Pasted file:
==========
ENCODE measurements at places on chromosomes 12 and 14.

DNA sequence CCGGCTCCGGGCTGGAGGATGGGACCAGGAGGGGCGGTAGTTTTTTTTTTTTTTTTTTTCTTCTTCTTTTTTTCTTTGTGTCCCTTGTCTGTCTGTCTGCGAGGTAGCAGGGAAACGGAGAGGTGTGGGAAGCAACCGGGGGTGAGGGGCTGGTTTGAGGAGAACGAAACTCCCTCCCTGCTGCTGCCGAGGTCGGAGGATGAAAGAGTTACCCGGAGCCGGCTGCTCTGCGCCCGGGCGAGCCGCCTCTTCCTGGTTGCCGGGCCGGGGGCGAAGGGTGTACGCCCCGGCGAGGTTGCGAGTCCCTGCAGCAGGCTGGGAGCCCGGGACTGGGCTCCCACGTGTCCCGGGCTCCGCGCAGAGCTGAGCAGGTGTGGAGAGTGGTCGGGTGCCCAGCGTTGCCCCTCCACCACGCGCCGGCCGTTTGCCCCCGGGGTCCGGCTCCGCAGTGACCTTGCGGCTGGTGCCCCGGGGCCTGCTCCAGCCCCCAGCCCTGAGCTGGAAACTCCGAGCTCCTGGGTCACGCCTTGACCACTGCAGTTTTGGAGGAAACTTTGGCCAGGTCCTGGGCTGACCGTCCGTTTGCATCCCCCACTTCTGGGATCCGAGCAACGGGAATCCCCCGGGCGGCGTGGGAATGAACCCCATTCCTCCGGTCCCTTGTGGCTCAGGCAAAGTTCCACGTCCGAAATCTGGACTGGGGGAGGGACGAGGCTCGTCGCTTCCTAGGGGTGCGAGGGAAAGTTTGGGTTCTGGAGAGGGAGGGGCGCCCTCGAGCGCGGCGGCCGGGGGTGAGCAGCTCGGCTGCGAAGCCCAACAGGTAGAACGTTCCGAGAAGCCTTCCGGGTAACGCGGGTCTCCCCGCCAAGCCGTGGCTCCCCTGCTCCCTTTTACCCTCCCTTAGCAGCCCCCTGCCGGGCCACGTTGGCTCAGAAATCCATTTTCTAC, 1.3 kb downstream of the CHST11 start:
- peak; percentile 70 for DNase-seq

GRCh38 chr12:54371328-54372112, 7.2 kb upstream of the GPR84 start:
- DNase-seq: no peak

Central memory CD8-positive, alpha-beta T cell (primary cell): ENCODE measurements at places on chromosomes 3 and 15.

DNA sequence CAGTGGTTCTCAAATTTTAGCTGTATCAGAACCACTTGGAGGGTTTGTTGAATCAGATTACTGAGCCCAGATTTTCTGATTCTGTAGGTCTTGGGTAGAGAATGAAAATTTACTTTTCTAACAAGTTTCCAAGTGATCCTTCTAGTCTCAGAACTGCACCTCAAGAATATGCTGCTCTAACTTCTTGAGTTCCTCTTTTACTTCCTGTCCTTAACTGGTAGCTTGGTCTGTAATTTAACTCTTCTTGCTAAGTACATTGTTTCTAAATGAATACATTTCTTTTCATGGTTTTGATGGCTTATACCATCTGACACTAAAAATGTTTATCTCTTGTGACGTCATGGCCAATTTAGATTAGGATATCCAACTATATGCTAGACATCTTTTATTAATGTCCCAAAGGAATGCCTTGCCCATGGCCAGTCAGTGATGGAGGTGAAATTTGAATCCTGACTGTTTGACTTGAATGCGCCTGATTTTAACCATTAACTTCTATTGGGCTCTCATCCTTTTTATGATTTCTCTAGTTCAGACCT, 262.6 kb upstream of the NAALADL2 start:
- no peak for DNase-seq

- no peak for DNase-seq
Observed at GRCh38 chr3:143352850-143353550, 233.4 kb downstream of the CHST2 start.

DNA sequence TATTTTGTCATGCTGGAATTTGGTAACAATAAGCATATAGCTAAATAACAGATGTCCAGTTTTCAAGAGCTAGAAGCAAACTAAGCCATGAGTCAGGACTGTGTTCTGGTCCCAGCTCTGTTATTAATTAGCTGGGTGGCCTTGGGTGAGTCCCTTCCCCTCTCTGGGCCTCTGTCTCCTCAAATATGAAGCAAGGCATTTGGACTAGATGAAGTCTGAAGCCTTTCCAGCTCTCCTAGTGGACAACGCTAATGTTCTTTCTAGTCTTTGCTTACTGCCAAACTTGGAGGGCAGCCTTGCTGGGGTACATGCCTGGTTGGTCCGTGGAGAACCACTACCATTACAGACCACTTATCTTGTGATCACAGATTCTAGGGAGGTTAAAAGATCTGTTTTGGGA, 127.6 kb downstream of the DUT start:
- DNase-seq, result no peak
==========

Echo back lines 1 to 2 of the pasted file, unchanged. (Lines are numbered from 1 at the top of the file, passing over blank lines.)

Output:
ENCODE measurements at places on chromosomes 12 and 14.

DNA sequence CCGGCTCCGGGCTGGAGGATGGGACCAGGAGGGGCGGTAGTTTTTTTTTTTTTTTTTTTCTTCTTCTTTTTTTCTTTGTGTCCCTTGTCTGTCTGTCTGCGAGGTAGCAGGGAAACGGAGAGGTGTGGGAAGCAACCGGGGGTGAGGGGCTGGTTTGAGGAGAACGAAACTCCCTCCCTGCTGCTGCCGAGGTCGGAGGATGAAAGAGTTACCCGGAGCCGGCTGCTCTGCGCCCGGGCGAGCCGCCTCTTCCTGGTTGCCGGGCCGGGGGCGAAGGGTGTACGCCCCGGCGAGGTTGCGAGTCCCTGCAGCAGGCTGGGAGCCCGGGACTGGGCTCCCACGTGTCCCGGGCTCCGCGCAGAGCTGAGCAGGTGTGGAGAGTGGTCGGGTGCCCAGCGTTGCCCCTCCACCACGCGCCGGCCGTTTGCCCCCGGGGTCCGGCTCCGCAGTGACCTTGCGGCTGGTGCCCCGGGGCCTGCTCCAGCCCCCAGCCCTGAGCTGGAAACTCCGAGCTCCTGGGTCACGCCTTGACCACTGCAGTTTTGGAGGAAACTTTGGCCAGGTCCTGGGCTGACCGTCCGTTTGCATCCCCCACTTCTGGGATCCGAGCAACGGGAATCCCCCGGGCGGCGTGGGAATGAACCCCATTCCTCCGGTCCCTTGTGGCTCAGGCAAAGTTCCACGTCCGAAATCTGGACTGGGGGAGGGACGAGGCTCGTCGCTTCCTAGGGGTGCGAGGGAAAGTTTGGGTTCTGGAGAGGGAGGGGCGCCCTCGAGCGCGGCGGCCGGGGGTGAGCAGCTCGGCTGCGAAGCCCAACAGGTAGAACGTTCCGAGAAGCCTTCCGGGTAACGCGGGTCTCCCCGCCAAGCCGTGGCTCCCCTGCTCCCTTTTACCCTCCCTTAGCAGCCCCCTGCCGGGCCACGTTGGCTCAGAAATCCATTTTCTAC, 1.3 kb downstream of the CHST11 start: